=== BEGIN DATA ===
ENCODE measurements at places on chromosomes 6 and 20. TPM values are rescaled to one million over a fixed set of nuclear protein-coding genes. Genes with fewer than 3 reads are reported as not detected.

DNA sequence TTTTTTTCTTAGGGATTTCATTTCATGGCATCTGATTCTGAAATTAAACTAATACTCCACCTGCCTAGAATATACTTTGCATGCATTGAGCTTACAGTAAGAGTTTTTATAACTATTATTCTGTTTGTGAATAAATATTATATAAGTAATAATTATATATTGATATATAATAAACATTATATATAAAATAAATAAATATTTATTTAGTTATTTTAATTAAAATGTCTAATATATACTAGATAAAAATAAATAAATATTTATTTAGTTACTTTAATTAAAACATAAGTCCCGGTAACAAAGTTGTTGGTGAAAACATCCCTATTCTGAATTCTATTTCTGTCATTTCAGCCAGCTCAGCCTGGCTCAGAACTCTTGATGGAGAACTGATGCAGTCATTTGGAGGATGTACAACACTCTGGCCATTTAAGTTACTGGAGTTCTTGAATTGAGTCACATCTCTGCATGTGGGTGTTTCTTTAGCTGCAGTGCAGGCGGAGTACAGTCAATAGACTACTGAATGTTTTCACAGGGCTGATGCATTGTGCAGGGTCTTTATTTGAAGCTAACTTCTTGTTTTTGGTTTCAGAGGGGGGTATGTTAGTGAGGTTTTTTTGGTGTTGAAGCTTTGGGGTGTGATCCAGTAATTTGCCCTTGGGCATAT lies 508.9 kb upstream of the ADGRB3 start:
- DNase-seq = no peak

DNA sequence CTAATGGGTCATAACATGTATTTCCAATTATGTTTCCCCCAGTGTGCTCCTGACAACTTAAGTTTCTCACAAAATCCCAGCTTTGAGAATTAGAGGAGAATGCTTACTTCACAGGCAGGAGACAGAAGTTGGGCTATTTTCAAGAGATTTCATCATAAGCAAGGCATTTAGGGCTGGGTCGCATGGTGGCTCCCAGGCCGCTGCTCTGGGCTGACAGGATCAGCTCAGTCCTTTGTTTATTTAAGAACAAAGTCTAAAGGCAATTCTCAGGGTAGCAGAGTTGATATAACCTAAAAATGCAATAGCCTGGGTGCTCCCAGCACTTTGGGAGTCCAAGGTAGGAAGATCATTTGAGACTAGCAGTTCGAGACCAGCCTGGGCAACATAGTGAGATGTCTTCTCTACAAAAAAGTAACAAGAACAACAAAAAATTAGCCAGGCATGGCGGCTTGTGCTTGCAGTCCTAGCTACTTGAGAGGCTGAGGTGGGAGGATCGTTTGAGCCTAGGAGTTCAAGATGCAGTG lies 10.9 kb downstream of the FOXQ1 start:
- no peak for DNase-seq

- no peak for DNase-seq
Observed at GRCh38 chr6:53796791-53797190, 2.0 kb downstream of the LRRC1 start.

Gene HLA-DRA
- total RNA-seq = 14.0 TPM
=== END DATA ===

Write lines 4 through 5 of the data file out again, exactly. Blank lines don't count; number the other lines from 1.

DNA sequence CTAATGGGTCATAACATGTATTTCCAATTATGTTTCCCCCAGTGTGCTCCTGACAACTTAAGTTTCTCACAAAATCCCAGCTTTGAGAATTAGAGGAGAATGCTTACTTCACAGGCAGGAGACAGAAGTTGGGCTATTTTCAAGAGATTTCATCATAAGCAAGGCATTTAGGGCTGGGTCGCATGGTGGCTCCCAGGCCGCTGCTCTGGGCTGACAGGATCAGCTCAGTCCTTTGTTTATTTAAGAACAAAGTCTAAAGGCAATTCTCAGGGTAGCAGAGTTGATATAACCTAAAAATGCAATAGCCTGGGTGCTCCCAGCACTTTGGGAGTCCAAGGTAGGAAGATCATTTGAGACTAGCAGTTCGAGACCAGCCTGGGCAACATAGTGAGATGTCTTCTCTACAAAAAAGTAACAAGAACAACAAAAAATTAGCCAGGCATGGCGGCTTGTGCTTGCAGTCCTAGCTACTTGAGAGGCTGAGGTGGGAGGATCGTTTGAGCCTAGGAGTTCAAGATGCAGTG lies 10.9 kb downstream of the FOXQ1 start:
- no peak for DNase-seq